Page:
After 15 days and more than 15,000 stunning photos shared for Mental Health Awareness Week (MHAW), the Mental Health Foundation (MHF) has announced the winner of its Photo-a-day Challenge.
Lara Macgregor took the photo of her partner Phil while they were on a walk in the hills on the Otago Peninsula. She says a childhood memory sparked her desire to take the photo.
“Up that high in the hills, the trees are quite exposed to the elements and the wind can mould them into shapes not too dissimilar to trees from a Dr Seuss story.
“Phil just happened rest for a few moments in the bend of this tree trunk. It was a perfect offering from mother nature,” she says.
Lara says the MHAW photo challenge was a joy to be a part of.
“Sharing moments with strangers, seeing our country through different eyes and the reminder we're all in this journey together. Mostly, the joy that comes with shared experience,” she says.
Lara’s photo was the Nikon ambassador’s wild card pick. Esther Bunning chose the six finalists, which were then voted on by the public.
“It was a tough choice. I loved the diversity and varied approach to the theme – it was wonderful to see,” Esther says.
Lara to give prize away
Twelve hundred people cast their votes and Lara’s photo came out on top with 200 more votes.
She won a $1,299 Nikon New Zealand camera, which she plans to giveaway.
“To win the Nikon camera is too good to be true! I plan to give it to a very special young woman who is exceptionally passionate about New Zealand's birdlife,” she says.
The young woman is a volunteer guide at Zealandia, and spends time trapping and monitoring weta in a bid to increase their numbers.
“We were chatting a few weeks ago, sharing photography tips, and she mentioned she wanted to eventually get a better camera to take better images of the birds. I couldn't think of a better home for it to go to,” Lara says.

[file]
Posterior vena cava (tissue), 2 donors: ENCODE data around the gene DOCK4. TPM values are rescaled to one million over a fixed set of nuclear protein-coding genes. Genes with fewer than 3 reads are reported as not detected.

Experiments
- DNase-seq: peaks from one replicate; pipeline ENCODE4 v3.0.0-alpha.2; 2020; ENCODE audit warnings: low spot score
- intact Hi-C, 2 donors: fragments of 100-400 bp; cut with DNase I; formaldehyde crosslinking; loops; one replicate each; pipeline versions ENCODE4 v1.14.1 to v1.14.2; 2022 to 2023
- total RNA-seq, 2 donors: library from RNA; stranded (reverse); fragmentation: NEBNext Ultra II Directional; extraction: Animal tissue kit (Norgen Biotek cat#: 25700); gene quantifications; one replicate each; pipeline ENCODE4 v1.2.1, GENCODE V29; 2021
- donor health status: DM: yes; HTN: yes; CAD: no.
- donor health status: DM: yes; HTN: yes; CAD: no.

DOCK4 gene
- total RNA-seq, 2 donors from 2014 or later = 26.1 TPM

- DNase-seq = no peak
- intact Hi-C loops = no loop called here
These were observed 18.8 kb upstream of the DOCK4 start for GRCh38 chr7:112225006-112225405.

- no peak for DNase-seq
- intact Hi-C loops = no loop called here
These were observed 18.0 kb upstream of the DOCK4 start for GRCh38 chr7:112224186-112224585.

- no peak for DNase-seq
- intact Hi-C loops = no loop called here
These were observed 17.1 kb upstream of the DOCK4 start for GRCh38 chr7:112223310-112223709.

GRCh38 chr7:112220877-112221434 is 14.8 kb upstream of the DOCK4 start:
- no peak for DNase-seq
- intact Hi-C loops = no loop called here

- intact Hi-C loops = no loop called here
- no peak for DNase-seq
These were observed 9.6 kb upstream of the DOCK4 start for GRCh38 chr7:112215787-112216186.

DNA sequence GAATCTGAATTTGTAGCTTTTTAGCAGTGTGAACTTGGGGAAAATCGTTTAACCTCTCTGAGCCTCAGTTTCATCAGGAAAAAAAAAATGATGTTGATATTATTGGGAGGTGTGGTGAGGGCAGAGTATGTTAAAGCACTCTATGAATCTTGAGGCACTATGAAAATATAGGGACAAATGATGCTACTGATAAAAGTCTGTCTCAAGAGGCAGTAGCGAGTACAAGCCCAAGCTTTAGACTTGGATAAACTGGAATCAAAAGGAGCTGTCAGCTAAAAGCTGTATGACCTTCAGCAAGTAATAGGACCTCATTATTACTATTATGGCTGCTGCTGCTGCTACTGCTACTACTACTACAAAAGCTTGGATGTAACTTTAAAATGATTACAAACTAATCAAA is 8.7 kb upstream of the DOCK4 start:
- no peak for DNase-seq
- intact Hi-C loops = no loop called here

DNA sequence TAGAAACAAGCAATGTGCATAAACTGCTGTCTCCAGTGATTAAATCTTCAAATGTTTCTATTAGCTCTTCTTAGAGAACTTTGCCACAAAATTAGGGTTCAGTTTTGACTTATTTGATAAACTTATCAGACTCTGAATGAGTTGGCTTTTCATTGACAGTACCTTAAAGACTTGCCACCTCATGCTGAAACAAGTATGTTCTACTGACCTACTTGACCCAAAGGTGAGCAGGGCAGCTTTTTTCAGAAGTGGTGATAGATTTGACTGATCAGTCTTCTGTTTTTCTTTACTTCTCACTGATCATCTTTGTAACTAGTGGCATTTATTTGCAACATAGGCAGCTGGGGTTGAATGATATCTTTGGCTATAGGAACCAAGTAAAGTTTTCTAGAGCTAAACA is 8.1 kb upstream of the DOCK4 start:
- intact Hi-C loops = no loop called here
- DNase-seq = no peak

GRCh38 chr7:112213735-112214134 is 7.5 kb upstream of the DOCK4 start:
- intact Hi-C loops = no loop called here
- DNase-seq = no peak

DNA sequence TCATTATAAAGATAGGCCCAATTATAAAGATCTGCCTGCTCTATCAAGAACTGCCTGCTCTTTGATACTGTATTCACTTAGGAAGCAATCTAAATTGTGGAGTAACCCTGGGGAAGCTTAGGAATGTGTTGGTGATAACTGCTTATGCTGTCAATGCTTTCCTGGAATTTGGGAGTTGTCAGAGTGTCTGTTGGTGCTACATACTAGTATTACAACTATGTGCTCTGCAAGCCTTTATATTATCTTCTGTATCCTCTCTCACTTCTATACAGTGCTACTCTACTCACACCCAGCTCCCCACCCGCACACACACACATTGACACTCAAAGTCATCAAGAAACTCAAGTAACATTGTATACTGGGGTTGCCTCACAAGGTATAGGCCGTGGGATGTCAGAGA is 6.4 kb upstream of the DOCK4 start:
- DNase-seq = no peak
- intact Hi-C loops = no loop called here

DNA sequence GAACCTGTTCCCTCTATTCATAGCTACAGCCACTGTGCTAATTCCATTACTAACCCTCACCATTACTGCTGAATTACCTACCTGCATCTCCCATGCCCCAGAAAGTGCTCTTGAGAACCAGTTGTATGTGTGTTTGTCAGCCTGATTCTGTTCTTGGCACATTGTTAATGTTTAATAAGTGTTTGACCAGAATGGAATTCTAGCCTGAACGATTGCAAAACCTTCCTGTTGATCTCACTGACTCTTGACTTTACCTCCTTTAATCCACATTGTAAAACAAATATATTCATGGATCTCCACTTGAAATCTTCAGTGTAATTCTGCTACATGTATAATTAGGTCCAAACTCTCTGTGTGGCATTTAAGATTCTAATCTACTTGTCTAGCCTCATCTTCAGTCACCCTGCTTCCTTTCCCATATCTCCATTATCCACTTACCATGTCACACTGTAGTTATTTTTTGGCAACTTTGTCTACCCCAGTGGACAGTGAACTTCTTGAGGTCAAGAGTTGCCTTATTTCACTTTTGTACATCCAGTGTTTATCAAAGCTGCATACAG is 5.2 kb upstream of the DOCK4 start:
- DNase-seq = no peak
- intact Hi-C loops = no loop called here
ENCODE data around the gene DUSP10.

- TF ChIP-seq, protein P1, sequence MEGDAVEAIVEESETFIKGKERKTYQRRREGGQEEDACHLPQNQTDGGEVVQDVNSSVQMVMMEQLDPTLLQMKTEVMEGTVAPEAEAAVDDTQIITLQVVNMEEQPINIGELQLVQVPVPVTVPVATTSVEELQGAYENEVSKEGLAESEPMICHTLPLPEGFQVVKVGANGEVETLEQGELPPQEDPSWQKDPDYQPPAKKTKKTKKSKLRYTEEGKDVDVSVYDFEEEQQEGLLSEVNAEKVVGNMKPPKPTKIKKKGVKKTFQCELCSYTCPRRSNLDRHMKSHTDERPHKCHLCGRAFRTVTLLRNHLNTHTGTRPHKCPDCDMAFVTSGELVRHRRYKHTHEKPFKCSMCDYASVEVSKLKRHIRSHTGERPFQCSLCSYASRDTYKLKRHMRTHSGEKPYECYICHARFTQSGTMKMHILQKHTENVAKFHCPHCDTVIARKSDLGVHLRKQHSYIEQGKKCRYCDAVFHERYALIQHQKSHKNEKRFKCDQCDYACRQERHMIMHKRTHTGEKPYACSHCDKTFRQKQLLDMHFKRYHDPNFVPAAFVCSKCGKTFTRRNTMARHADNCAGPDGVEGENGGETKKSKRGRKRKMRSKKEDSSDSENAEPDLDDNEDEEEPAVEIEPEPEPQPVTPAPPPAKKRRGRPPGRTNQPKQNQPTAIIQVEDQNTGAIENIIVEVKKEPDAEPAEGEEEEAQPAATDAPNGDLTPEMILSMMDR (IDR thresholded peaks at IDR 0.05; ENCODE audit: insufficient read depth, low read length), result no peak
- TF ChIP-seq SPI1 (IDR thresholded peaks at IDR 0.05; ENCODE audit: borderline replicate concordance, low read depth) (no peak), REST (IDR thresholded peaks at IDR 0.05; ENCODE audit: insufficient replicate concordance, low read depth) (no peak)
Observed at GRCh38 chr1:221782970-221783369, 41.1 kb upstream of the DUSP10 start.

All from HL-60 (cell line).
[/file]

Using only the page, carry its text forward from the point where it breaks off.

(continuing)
Photo challenge brings benefits
MHF communications and marketing manager Sophia Graham says she was thrilled by the thought put into each entry.
“It was a real privilege to get a glimpse of New Zealand through the eyes of thousands of Kiwis,” she says.
“We looked at every single entry and it was so nice to see what different people treasured, how they connected with nature and the places and spaces that were meaningful to them.
“We felt like we really got to know the people who took part in the challenge and we were genuinely sad when it was over.”
The MHF runs the challenge to gently encourage participants to look at the nature around them with fresh eyes, and Sophia says feedback has been overwhelmingly positive.
“More than 90% of the people we surveyed reported they spent more time in nature as a result of the challenge,” she says.
“And we heard hundreds of stories about people finding it improved their mental health, or using the challenge to connect with people experiencing a mental health problem. Others used the challenge as an opportunity to share their own experiences with mental illness. It was really great to see that the challenge is fun and genuinely helps people.”